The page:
Over the last couple of years, we’ve seen a big push in the Paid Media industry to move to account structures with more consolidated campaigns and fewer audience restrictions. Major advertising platforms have ramped up the narrative that by putting all of your assets in minimal campaigns and forgoing lots of audience targeting, you’ll see the most success. We even wrote a blog that touches on this concept back in July.
While this strategy (sometimes referred to as the “Flywheel” approach) undoubtedly has merit and can add great value to your accounts when applied thoughtfully, we wouldn’t be doing our clients justice if we didn’t talk critically about potential reasons to avoid extremism when adopting this approach. So, before you go restructuring your accounts, let’s discuss some of the ways a consolidated campaign strategy mutually benefits the platforms.
Think about it like this; let’s say your average clicks are $2. If you have two campaigns and each has a budget of $5, then the platform can purchase a total of 4 clicks and spend $8 of your total budget. But if you have one campaign with a $10 budget, the platform can spend all $10 because it can buy 5 clicks. That’s a 20% profit increase for the platform, just because of how you structured your campaigns. Depending on what your average click cost is and how many ways you want to segment your campaigns, using a consolidated campaign structure can result in a substantial profit gain for the platform.
Platforms use the data that they gather through tracking users to help them identify which interest and behavior categories to place users in. When tracking is not available, it’s harder for the platforms to place a user in interest and/or behavior categories. As a consequence, these native targeting options include fewer users than before, limiting the ability to reach people who confidently have interests or exude behaviors that might make them an intended user for a business. If you consolidate your campaigns and loosen targeting, then your spend potential is greater.
This is similar to the item above, in that it revolves around tracking loss. In addition to audience capabilities, data is used to report on performance. Since we are losing the ability to track users, platforms are moving to what is called “predictive data modeling,” where they don’t just report on tangible user actions, but also on what they predict users did based on what similar trackable users did. Inevitably, the more trackable users that a platform has in a sample, the easier it is to predict what non-trackable users may have done. Consolidated campaigns provide the platforms with larger sample sizes so the platforms can confidently report on more predicted “user actions.” Reporting on more user actions means your performance is going to look more inline and possibly even better than it did before we started losing tracking. And, when your data suggests you are performing better, you’re more likely to spend more money.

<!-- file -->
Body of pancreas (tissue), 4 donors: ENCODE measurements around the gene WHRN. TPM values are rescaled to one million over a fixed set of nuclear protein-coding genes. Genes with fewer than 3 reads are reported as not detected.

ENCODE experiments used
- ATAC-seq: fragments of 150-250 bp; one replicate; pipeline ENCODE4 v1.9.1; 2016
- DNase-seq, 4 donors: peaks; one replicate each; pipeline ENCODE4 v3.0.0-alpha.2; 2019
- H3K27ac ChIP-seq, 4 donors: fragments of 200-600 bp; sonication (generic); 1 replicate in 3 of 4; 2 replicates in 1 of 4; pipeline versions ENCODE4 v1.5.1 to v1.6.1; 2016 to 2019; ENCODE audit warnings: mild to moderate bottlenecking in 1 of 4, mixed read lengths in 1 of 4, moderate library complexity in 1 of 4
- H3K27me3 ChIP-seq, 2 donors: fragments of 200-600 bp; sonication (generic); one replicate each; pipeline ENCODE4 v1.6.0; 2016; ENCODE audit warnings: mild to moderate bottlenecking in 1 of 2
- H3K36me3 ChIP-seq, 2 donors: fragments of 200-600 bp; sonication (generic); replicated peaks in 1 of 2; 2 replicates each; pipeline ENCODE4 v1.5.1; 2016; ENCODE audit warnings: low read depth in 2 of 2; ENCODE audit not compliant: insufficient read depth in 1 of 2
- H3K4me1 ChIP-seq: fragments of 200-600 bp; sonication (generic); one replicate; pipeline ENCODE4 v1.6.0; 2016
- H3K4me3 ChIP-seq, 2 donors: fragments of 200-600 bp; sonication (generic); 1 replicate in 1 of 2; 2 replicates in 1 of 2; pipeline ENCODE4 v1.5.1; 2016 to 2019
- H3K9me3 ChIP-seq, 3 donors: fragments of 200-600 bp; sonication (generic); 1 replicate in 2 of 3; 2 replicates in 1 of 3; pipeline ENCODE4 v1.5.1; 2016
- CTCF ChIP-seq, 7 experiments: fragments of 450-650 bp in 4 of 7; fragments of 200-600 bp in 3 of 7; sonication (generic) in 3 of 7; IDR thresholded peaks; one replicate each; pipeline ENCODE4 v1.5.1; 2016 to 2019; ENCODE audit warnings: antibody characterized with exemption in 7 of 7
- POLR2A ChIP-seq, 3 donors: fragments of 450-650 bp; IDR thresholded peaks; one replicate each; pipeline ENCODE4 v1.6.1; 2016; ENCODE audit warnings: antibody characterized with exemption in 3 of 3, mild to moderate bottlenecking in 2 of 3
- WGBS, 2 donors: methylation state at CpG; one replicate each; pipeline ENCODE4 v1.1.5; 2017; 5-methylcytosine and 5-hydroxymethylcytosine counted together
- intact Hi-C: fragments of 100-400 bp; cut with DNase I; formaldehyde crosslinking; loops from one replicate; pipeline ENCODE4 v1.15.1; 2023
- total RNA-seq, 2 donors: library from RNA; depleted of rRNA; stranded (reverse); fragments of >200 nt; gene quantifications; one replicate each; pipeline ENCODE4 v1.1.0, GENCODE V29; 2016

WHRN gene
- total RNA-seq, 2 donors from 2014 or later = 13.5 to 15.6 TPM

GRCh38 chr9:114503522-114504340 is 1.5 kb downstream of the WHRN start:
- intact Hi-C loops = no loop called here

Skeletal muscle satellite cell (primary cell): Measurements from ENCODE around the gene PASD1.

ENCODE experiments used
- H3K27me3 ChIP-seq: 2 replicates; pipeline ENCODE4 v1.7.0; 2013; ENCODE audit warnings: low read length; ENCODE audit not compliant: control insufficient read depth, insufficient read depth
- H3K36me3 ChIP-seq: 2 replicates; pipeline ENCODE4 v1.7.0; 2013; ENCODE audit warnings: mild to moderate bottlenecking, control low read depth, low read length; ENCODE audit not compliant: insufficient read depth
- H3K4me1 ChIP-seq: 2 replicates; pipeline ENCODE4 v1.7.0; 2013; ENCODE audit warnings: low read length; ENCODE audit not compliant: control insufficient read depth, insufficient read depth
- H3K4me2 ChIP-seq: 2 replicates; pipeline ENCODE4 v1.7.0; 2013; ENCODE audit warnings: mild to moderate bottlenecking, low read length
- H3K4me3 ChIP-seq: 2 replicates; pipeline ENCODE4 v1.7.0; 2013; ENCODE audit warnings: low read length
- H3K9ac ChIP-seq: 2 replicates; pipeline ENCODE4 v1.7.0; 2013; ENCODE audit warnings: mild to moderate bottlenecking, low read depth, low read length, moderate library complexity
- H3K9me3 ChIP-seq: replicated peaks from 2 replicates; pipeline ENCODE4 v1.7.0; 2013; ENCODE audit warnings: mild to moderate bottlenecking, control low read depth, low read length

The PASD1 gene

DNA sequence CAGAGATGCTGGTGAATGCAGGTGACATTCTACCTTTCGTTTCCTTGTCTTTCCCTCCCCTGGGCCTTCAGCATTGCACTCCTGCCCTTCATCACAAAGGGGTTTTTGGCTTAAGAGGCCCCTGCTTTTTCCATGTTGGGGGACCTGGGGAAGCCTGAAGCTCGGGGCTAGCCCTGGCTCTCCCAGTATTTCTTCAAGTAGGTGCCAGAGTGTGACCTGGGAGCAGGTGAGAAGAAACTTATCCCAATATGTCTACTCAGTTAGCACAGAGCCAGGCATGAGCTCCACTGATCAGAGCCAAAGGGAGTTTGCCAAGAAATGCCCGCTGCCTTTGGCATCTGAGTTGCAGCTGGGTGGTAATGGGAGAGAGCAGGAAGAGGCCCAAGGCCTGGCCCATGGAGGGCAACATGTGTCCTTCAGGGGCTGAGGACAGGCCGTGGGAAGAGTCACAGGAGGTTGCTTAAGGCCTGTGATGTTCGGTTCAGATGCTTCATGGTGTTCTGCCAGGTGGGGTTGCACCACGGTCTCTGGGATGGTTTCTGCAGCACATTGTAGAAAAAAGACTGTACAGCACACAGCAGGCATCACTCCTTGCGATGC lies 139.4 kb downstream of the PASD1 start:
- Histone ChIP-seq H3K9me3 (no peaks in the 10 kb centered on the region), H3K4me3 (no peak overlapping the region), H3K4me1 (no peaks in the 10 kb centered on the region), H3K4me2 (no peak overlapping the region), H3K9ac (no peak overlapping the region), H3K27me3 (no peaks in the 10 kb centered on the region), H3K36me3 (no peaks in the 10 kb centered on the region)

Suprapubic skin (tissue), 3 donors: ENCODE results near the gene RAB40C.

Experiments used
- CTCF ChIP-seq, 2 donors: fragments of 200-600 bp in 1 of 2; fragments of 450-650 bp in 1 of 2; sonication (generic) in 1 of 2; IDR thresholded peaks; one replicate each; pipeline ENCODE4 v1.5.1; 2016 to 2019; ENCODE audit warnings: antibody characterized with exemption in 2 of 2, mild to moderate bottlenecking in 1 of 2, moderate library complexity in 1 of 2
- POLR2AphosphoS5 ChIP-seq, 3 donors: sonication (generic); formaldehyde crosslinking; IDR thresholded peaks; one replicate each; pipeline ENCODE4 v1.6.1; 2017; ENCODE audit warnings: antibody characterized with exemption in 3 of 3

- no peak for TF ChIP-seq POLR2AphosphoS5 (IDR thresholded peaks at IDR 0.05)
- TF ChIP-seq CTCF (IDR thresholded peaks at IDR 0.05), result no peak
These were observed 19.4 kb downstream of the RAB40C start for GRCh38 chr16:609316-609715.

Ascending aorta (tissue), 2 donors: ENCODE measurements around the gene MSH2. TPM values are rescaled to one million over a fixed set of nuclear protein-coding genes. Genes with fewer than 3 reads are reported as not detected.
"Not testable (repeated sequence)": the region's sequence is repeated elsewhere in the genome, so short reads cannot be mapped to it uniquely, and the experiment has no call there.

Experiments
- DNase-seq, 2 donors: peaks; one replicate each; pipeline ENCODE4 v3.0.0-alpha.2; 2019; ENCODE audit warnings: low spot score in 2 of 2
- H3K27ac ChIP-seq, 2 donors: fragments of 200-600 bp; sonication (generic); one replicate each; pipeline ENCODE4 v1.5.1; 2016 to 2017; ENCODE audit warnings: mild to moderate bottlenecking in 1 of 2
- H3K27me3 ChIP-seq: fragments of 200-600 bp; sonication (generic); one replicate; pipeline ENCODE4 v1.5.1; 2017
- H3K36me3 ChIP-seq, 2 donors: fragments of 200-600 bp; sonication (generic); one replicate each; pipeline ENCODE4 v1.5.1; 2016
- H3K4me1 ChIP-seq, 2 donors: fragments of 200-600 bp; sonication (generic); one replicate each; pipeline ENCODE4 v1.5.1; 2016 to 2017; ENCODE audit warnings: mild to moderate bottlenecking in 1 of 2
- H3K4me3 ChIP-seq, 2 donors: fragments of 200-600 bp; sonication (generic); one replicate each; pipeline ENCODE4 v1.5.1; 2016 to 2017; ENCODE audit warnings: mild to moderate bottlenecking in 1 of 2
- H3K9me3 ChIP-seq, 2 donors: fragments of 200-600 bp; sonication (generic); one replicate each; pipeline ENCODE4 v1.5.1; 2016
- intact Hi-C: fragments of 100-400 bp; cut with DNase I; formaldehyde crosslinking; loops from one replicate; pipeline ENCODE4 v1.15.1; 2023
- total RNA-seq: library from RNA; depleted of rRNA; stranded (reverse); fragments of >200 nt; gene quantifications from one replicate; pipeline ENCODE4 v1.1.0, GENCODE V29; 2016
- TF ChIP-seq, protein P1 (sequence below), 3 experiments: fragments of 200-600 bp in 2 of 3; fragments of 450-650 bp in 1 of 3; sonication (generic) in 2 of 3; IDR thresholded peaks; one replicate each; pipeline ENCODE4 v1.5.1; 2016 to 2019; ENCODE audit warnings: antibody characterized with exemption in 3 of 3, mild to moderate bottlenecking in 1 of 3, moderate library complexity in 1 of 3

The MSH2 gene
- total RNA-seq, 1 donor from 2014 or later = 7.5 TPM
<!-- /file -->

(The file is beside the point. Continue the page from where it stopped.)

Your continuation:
While there are plenty of reasons to consolidate to a certain level, extreme consolidation could end up being more beneficial for the platform than for your business. The reality is that most brands don’t have unlimited budgets or even large budgets. So, instead of focusing on how to spend more, brands should prioritize spending their available budget in the most secure ways. But what does that mean?
Without an endless budget – or even a budget that exhausts your desired targeted audiences – it’s best to go after the people that you’re confident have interest in or have exuded behaviors that align with possible intention. If I’m a cosmetic brand, I’d rather spend my money on the people who I know have interest in cosmetic products, as opposed to trying to target larger masses whose interests I’m unsure about.
When all of your ads display to all of your audiences, you are forgoing the guarantee that your users will see messages that are tailored to them. Brands should instead make sure they have a campaign structure that allows them to deliver targeted messages to their audiences. For example, if my brand caters to women ages 18-55, the message that would resonate with an 18 year old is going to look very different than the message that would resonate with a 55 year old. On top of that, a message that would resonate with someone who has never been to my website versus a user who has gone to my site and abandoned their cart is also going to be very different. Structuring your campaigns in a way that allows you to deliver the right message at the right time, while remaining consistent across platforms, is really important. Using an over-consolidated campaign structure will not allow you to do that.
With all of that said, segmentation vs. consolidation has a fine line. You want to make sure that your campaigns allow you to have confidence in your targeting and control to provide a strong messaging strategy, while giving platforms enough data density. The minimum conversion threshold for each platform varies, but you want to make sure that you aren’t over segmenting your campaigns and therefore not giving the system enough data to learn from.
In summary, your campaign structure shouldn’t fall in line with the extremes. Don’t over consolidate or over segment your campaigns. Find a balance that will give you control without taking away the benefits that the platform’s algorithms provide.
To ensure that your Paid Media Campaigns are run with an effective campaign structure for your business, reach out to our team of experts at email@example.com – we’d be honored to help!
Written By: Kylie Castrucci, Director of Paid Media